Diagnostic testing agents

Retinal angiography utilizes fluorescent dye or sometimes indocyanine green dye (ICG) injected intravenously to obtain a better view of the blood flow in the eye. Patients who are breast feeding, pregnant, or think they may be pregnant should not receive the dye due to potential harm to the baby or fetus. Patients who have a history of iodine allergy, shellfish allergy, kidney dialysis, or kidney failure should consult with the physician prior to the test. Never perform fluorescein and/or ICG angiography without a physician present.

The most common symptoms patients experience are sensitivity to light, fluttering in the stomach at the time dye is injected, vision potentially appearing dark or having a colored tint, yellow tint to skin for several hours following test, and dark orange or yellow urine for up to 24 hours following test. These symptoms resolve on their own with little to no effect to the patient. (Also see Table 2).

Possible side effect Intervention
Nausea Cool towel to head or back of neck; usually passes quickly; if not, give an intramuscular injection of promethazine hcl (phenergan)
Vomiting Usually occurs at time of injection and usually passes quickly. A cool towel is comforting; if not, give an intramuscular injection of phenergan
Sneezing Observe for any additional symptoms or reactions
Increased heart rate Observe for any additional symptoms or reactions
Burning sensation due to dye leakage Cold compress at injection site
Itchy, hives, rash Intravenous or intramuscular injection of benadryl
Dizziness Observe for any additional symptoms or reactions
Metallic taste in mouth Resolves on own
Fainting Use an ammonia inhalant, and keep the patient from bodily injury due to falling

On the rare occasion of a more severe reaction — swelling of the throat (larynx), difficulty breathing, tightness of chest or cardiac arrest — immediately call 911 and provide intervention. Have the following available: diphenhydramine HCl (Benadryl), epinephrine, and a bag valve mask (Ambu bag). A defibrillator is recommended, along with CPR-certified personnel, to perform CPR until emergency medical personnel arrive (see “Adverse event case study”).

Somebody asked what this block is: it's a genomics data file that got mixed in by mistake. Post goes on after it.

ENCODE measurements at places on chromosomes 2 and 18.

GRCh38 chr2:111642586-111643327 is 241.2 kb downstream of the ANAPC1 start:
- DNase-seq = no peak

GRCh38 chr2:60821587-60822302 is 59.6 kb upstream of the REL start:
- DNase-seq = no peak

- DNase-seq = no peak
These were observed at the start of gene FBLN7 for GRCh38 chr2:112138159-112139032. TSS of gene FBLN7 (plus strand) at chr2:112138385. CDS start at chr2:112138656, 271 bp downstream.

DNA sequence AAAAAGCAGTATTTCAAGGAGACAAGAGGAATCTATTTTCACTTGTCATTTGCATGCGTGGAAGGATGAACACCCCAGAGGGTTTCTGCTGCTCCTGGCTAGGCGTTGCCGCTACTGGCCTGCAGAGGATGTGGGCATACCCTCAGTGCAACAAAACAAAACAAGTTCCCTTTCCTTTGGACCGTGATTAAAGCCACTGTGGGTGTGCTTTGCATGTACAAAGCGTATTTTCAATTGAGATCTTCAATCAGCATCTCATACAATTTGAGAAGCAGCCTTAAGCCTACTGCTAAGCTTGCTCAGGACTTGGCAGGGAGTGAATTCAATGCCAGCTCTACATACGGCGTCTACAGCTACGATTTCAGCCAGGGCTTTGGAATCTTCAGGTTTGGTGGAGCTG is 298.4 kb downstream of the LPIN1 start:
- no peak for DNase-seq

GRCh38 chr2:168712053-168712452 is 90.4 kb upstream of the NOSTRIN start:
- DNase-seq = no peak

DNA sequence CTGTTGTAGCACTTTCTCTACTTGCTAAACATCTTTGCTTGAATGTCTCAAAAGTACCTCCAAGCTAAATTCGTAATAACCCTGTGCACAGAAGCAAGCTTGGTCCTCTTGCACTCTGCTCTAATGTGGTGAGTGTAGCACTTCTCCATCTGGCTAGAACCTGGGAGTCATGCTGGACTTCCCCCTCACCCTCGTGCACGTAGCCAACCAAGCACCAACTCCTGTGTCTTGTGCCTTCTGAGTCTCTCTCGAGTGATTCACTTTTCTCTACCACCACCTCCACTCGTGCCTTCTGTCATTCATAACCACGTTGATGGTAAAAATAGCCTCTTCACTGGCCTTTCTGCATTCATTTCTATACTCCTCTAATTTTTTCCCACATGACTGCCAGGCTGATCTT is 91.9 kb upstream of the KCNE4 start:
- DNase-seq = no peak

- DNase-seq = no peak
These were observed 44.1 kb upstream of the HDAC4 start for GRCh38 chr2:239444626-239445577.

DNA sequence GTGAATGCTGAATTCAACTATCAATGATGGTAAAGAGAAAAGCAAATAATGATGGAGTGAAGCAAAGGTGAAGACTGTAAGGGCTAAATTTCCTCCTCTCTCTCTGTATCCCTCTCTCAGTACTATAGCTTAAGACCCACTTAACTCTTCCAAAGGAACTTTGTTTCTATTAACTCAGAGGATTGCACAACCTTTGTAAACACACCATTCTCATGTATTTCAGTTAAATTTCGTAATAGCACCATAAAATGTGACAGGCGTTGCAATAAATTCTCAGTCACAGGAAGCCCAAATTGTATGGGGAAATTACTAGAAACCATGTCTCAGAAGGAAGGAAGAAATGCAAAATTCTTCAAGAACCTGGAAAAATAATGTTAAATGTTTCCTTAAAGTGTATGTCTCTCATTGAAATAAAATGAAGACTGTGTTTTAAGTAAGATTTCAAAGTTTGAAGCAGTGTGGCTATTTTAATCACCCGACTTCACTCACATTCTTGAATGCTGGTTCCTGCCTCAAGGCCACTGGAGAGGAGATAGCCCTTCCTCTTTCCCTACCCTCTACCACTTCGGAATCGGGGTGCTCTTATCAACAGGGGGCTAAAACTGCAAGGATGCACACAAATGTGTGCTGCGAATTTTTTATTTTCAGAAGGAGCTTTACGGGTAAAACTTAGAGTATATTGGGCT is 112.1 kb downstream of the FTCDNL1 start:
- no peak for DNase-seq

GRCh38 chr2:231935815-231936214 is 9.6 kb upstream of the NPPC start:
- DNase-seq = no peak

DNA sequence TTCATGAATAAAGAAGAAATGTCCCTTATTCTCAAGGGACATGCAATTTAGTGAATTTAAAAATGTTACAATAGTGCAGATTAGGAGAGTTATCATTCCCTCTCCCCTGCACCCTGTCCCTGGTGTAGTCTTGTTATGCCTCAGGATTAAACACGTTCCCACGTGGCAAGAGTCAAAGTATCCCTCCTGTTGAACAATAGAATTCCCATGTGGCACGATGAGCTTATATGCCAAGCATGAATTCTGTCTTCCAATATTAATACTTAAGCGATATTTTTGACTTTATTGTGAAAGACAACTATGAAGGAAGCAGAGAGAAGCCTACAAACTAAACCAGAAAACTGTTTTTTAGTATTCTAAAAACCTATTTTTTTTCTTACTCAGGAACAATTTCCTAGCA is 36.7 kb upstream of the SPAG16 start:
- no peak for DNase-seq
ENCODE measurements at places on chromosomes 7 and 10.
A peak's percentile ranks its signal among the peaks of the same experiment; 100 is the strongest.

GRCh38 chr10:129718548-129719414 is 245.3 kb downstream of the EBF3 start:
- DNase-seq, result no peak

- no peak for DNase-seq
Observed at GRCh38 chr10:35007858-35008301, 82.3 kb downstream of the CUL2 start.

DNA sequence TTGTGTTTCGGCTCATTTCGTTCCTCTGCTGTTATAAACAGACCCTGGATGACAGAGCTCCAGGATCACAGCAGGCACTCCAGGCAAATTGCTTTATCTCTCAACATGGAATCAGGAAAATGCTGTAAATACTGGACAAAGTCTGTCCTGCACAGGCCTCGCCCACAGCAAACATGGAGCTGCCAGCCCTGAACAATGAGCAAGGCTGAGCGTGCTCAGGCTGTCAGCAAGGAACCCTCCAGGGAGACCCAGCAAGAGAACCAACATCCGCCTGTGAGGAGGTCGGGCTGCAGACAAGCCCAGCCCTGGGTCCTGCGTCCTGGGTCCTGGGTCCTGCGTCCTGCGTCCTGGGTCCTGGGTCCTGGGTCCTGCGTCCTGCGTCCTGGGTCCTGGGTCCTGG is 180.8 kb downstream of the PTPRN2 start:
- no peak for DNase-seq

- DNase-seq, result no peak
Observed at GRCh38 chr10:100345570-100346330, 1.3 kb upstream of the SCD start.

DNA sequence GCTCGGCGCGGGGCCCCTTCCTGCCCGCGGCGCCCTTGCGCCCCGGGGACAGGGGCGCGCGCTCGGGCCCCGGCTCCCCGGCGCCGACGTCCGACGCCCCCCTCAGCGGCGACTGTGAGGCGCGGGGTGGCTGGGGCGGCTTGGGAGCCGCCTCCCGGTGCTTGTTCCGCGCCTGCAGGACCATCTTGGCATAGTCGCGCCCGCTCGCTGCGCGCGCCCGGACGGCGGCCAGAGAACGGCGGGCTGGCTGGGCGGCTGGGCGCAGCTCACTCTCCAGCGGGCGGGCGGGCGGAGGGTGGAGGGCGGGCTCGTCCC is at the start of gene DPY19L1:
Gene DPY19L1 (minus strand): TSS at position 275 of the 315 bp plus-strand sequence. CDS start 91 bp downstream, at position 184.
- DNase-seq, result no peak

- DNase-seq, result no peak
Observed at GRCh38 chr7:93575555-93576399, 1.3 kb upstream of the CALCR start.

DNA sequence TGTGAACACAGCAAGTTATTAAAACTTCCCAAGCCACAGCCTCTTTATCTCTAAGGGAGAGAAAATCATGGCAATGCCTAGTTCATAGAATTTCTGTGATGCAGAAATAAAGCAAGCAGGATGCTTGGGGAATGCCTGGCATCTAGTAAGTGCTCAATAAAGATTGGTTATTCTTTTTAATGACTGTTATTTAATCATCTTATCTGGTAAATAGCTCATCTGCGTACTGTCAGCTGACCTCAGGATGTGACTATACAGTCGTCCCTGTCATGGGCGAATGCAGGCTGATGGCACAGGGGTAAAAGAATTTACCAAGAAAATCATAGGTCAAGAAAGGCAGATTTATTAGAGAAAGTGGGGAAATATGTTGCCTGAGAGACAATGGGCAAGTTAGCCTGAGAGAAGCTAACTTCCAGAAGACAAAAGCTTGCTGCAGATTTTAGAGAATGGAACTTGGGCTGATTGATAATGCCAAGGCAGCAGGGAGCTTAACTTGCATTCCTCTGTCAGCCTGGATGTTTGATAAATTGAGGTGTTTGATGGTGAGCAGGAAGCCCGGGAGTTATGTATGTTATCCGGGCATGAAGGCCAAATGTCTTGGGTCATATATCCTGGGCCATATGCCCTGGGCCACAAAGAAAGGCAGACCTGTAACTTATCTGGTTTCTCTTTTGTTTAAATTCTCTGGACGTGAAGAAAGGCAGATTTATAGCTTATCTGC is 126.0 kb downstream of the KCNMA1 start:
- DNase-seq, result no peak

Adverse event case study

I have been in ophthalmology for more than 30 years. For my first 20-plus years, I had never experienced a patient who had an adverse event. But, about eight years ago, more patients than usual experienced nausea and vomiting after receiving an injection of fluorescein dye. This reaction was unusual.

One patient experienced difficulty breathing, tightness in the chest, fainting, and lost bodily fluids. The patient was laid on the floor and given ammonia inhalant. She became coherent but was still under duress, so 911 was called. The physician and a staff member monitored the patient’s breathing, pulse, and blood pressure. Benadryl was injected intramuscular. The doctor and staff were prepared to perform CPR if needed. EMS arrived and brought the patient to the hospital. She had an anaphylactic reaction but recovered normally.

Because the staff was prepared, the response to the patient and physician was swift and calm. Once we replaced the shipment of dye, the number of patient reactions and side effects became “normal” again.

In case of emergency

As I discussed in the first installment of this series, regularly-scheduled staff education and protocol review are key to managing medication/drug reactions safely, calmly, and efficiently. OP